The polluter elite and the challenge of rapid transition

By Dario Kenner on 22 July 2019

The window of opportunity to prevent irreversible climate breakdown and mass species extinction is closing. Accelerating the transition requires directly undermining the power of polluting companies that are actively blocking change argues Dario Kenner in his new book and database on the ‘Polluter Elite’.

Transitions are unpredictable. They can receive a boost like when the UK passed the Climate Change Act in 2008. This law set legally binding targets for greenhouse emissions reductions. But there can be devastating setbacks too. The most damaging being the creation in 2015 of the Oil & Gas Authority to implement the government’s goal to maximise oil and gas extraction onshore and offshore (for example fracking, and getting the last drops of oil out of the North Sea). In fact, since 2008 there’s a long list of which includes billions of pounds worth of tax relief for fossil fuel companies, approval of a third runaway at Heathrow and new coal mines, and directly undermining renewable energy and energy efficiency, by, for example, ending of the feed-in-tariff for solar, and the list goes on.

The lesson here is that even with legislation like the Climate Change Act there are no guarantees the transition will advance. This also applies to recent legislation on net zero emissions by 2050. At this crucial moment when there is still a shrinking window to address the ecological crisis, we desperately need guarantees.

We do not have time for progress which is then reversed due to the political power of vested interests. This is why I am arguing that policies to push forward the transition must simultaneously economically weaken the polluting companies by, for examples, immediately ending all forms of fossil fuel subsidies, and with a government coordinated phase out of fossil fuel extraction and imports in the short-term.

If this doesn’t happen then these companies, and the people who run them (I call this group the polluter elite and identify them in a database) will come back again and again to defend their profits which are based on activities that produce pollution. We do not have time to wait optimistically for these companies voluntarily to end their own hugely profitable fossil fuel extraction and to replace this with renewable energy.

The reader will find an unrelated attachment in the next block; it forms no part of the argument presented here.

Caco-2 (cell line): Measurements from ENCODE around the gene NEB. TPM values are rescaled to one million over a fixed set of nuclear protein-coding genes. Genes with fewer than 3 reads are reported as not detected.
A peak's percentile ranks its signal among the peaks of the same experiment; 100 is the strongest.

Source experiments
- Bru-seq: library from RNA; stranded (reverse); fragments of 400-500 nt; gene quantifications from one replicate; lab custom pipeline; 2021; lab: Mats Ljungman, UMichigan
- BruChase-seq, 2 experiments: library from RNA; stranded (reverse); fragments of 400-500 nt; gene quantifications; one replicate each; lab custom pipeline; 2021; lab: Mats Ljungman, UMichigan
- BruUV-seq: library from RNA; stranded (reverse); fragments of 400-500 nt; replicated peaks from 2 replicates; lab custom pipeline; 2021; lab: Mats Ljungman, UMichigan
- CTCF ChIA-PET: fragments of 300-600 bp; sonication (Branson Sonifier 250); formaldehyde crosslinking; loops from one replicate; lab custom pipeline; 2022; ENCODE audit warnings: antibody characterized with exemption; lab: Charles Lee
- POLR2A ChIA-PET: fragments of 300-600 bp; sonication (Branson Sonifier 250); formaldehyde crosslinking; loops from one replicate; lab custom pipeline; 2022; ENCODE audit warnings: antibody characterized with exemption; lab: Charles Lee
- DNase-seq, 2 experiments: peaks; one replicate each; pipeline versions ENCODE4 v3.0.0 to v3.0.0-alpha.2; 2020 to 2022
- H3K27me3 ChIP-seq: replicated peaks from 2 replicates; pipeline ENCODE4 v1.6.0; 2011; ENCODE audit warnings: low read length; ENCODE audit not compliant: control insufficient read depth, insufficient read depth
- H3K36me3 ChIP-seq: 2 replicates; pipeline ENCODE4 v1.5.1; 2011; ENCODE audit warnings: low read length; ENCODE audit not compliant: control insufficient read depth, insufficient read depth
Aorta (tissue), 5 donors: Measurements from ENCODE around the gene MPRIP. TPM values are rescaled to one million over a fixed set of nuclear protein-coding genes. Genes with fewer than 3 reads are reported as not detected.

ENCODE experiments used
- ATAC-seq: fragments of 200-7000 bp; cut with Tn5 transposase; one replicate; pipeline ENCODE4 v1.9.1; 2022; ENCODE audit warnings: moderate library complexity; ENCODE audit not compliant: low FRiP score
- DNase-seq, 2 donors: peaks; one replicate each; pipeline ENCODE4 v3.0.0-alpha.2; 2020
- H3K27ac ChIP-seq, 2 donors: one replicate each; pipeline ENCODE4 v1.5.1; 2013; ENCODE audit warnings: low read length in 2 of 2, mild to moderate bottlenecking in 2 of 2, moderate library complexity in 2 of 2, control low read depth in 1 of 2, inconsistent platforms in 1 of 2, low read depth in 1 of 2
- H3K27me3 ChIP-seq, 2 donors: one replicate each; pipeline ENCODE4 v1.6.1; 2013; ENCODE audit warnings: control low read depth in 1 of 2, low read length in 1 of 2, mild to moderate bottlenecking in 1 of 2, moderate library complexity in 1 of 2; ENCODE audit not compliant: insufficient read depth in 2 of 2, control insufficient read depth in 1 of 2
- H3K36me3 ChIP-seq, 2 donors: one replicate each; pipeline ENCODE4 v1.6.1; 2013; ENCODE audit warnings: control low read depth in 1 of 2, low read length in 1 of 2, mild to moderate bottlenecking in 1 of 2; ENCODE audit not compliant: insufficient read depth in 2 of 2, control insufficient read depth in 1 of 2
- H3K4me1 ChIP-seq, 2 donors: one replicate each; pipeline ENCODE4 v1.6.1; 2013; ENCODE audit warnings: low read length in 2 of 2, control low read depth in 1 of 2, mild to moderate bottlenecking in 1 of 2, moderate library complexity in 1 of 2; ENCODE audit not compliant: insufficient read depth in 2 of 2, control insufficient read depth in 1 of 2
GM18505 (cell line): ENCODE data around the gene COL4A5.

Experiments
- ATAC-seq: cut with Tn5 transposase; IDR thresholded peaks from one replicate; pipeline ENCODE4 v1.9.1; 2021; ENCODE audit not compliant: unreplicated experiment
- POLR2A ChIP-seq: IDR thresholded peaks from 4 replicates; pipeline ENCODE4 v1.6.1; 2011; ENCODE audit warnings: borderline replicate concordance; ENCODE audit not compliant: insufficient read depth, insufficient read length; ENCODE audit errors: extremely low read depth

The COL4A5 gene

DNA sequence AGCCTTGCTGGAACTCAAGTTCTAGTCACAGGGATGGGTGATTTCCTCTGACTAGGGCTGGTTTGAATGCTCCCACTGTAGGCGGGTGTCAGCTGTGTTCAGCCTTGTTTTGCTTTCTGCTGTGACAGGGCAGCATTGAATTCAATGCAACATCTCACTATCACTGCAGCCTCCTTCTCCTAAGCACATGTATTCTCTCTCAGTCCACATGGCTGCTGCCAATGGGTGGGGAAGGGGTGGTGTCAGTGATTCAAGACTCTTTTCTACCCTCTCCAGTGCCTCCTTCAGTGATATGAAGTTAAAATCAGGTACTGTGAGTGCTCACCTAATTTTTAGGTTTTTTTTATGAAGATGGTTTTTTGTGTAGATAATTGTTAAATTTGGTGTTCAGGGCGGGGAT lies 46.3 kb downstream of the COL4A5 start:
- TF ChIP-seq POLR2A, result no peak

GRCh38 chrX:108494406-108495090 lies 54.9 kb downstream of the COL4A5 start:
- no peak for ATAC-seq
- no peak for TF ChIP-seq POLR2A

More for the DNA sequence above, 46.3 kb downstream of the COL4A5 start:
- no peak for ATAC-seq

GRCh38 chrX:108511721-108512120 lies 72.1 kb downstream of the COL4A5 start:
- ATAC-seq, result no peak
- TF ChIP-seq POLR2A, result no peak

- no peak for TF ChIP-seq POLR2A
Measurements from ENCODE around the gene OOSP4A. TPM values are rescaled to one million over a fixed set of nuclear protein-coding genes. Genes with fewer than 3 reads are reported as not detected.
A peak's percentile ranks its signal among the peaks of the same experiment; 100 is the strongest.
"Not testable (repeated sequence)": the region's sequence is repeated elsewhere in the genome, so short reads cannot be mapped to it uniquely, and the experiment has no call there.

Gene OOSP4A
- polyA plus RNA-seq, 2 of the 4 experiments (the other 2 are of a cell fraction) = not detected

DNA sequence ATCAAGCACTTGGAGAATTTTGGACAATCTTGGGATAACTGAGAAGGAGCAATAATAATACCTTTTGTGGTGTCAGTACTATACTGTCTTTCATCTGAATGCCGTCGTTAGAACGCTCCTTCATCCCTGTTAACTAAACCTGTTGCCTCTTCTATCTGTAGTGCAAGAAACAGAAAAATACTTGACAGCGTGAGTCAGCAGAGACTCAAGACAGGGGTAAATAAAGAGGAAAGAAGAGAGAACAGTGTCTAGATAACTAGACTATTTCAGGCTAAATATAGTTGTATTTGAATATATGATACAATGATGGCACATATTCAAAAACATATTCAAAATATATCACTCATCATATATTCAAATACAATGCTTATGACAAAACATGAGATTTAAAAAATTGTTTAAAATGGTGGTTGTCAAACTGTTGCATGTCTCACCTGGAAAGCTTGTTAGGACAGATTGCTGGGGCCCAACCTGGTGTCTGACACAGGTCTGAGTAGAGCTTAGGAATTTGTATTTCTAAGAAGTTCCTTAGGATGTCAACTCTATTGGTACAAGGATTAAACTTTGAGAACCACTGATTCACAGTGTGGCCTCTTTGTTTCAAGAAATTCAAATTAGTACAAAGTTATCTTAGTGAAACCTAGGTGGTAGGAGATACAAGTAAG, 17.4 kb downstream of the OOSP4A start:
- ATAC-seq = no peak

Inequality and the ecological crisis are intertwined. As the polluter elite and the companies they run pay lower and lower income, wealth and corporation taxes, they increase the economic resources at their disposal to pressure government – via lobbyists and donations to political parties – to maintain business as usual. There has been too much emphasis placed on individuals making the ‘green’ consumption choice when it is these companies who are shaping the consumption options of the general population to keep them restricted as much as possible to the high-carbon options on which their wealth depends.

This political power combines with government dependency on the provision of energy to drive economic growth, which has the basis of its legitimacy with voters (the concept of structural power). It is a potent combination which results in a linked lack of political will to halt the ecological crisis, and sees the government prioritise the profits of companies ahead of the health of its citizens. Consistent government inaction on air pollution, despite being informed that this leads to thousands of premature deaths a year, is evidence that the social contract is weakened.

One of the key lessons identified for rapid transition is that ‘determined and enlightened government can make a difference. Individual administrators who are prepared to ignore rules and put national interest ahead of ideology and vested interests are important in making things happen.’ As we know this will only happen if there is public pressure.

There are now a range of existing and new social movements calling for the government to act. This is right because it is the entity that has the authority and the legitimacy to accelerate the transition and can make choices to do this in a just way by, for example, supporting the poorest to shift to low-carbon consumption options. However, government policy does not happen in a vacuum. This is why the growing political power of the polluter elite needs to be explicitly highlighted and countered in public campaigning and policy proposals.


Dario Kenner

Dario Kenner

Dario Kenner is the author of Carbon Inequality: The role of the richest in climate change (published in June 2019 by Routledge). He spoke about the Polluter Elite at IIED in London on 22nd July.